Nyai Roro Kidul is a well-known figure in Javanese mythology who is still venerated by the Javanese today as the spirit queen of the Indian Ocean. Living in her palace on the bottom of the ocean off the south coast of Central Java, she rules the ocean, the spirits, nymphs, and other beings from the underworld. Her rare excursions ashore are believed to be accompanied by the occurrence of unusual natural phenomena, such as spring tides. As queen of the Southern Ocean, she is held responsible for disappearances and deaths near or in the ocean. Therefore, like burial grounds, the ocean is also regarded as a dwelling place for the spirits of the dead, especially of people who die unnatural deaths by drowning.
She is the most prominent of the four guardian spirits of the cardinal directions in Java who receive special veneration even in modern day Surakarta. The four spirits are Kanjeng Ratu Kidul herself who guards the south, Sunan Lawu, the ruler of the spirits on Mt Lawu on the east, Kanjeng Ratu Sekarkedaton, tutelary spirit of Gunung Merapi on the west and Sang Hyang Pramoni, resident of the northern forest Krendawahana.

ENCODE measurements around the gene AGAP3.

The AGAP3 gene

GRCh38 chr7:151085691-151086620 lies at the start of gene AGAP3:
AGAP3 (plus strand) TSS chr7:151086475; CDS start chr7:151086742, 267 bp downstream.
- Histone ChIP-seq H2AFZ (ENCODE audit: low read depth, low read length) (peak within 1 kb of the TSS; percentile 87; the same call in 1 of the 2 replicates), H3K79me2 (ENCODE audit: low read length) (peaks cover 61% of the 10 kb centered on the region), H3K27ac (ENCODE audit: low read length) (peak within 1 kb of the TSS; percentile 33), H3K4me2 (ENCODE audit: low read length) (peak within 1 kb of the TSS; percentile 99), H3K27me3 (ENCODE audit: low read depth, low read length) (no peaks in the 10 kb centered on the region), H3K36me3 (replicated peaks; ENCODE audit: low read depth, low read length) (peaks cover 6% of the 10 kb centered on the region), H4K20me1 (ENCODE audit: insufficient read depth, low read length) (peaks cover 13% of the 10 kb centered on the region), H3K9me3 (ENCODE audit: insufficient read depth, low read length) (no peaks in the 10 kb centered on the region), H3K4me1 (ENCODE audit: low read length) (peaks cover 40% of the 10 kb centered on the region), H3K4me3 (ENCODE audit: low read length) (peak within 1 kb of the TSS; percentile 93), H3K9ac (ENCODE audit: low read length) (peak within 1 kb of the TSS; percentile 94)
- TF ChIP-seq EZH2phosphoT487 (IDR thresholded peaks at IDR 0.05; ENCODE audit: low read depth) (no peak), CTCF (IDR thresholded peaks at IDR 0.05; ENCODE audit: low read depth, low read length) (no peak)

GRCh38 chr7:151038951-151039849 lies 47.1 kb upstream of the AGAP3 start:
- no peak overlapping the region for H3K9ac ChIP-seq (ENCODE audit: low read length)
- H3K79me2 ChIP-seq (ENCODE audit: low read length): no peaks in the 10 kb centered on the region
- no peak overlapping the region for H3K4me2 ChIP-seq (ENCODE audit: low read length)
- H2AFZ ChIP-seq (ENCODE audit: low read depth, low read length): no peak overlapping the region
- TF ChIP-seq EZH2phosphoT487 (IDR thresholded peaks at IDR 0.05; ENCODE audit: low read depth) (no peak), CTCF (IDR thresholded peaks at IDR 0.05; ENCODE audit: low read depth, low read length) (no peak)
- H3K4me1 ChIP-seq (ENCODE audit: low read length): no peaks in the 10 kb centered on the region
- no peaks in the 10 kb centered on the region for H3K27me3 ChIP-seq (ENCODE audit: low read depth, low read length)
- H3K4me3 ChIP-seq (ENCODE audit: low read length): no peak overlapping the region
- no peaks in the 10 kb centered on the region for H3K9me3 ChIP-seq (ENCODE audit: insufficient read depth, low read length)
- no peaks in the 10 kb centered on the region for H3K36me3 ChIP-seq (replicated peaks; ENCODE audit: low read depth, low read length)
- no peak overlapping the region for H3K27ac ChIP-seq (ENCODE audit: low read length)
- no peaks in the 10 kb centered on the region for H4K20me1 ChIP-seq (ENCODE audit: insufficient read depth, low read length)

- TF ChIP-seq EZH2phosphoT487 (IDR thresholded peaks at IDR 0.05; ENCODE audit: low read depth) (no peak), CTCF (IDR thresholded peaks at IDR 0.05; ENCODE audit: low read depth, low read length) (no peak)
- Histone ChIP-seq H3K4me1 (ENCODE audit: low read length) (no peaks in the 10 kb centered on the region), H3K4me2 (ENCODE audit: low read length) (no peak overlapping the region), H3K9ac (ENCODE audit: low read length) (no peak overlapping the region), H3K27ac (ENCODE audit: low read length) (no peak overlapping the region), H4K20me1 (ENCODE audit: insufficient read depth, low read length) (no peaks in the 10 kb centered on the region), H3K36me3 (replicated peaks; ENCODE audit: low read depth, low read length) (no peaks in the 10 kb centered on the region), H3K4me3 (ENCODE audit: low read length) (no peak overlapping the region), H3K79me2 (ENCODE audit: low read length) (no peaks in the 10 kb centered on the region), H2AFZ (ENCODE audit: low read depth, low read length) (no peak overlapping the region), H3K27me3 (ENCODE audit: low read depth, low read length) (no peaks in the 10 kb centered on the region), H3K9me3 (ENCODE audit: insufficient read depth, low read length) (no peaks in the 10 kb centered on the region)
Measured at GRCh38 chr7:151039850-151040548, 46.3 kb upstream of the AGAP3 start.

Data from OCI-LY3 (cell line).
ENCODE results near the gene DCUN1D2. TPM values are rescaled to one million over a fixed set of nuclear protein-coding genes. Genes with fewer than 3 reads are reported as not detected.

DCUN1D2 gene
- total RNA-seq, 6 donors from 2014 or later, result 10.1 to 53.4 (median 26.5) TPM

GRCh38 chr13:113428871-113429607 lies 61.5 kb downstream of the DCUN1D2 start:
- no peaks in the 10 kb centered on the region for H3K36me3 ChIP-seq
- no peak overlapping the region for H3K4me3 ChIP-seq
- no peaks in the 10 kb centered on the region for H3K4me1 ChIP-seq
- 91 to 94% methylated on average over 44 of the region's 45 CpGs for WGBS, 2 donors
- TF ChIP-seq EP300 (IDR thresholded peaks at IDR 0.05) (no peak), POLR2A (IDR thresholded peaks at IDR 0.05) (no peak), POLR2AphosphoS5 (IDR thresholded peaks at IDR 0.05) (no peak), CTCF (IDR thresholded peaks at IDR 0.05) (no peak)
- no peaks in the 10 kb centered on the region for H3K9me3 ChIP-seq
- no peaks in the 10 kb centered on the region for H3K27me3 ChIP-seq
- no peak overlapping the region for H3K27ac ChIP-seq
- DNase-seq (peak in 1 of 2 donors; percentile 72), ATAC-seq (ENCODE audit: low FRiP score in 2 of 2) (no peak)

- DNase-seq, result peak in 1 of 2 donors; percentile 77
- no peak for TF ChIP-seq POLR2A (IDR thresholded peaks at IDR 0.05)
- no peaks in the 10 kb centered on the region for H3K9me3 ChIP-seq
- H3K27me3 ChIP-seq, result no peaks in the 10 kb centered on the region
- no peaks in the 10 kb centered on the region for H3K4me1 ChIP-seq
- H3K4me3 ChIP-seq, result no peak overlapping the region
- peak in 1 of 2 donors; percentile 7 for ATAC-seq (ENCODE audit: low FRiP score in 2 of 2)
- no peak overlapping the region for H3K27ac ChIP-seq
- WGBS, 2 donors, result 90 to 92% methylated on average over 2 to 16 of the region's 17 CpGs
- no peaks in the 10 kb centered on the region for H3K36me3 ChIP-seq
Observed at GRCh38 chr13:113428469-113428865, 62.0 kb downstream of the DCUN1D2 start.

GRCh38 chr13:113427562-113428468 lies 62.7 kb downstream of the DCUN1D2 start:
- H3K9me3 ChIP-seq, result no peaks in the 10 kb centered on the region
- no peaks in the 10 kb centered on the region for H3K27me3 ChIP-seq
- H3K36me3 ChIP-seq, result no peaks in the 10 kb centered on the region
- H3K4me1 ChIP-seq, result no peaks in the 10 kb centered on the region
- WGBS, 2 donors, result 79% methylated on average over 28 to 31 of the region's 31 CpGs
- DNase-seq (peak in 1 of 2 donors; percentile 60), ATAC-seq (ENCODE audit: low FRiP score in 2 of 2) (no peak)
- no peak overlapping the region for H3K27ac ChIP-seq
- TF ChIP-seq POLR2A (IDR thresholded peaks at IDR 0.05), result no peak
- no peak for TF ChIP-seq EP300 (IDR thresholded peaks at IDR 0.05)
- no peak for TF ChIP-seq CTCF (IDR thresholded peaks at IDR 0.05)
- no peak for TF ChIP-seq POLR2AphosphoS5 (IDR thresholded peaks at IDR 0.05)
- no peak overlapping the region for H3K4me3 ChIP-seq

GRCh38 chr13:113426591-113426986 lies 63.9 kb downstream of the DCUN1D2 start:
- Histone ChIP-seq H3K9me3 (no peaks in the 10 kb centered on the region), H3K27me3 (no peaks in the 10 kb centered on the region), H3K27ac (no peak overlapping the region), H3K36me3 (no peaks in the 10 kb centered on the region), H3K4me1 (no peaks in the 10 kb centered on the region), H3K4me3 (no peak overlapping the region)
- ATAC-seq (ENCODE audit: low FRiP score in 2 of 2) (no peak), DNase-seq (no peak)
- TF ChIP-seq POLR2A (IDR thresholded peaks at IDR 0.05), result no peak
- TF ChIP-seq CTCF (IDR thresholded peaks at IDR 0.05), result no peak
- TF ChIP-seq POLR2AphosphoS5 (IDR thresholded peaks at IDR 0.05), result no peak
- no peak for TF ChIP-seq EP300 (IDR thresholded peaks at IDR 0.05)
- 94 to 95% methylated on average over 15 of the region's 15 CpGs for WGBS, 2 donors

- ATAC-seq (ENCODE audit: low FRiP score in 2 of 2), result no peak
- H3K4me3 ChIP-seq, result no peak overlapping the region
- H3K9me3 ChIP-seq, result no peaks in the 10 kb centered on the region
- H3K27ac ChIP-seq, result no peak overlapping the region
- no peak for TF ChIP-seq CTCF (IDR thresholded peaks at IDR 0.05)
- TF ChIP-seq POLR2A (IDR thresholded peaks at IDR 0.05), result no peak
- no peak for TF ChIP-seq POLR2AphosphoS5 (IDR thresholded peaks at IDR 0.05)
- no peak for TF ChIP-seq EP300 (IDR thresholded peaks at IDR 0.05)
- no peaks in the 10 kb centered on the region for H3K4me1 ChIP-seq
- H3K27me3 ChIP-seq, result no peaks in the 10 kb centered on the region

Although the name “Kanjeng Ratu Kidul” (literally means “My Lady Queen of the South”) is also commonly used, she is affectionately known as Nyai Roro Kidul. The use of the word “Kanjeng” and “Nyai” in addressing the spirit queen and other Hindu-Buddhist Javanese spirits derived from the traditional habit of the Javanese of considering their relationship with their Hindu-Buddhist gods, deities and ancestral spirits as a relationship to senior but intimate kin. Therefore, they consistently use the kinship terms for their deities and spirits, such as Hyang (exalted ancestor), Eyang (honored grandfather or grandmother), Kiyai (master), or Nyai (madam or mistress), as well as the honorifics for kings or high officials, such as Gusti (Your Highness), Kanjeng (My Lord or My Lady), or Sunan (Your Grace).
Kanjeng Ratu Kidul is said to have been named Ratna Suwida, the daughter of a ruler of the West Javanese kingdom of Pajajaran although the accounts differ as to who her father was. There are various reasons for her transformation from a princess of the court into the guardian spirit of the Southern Ocean.
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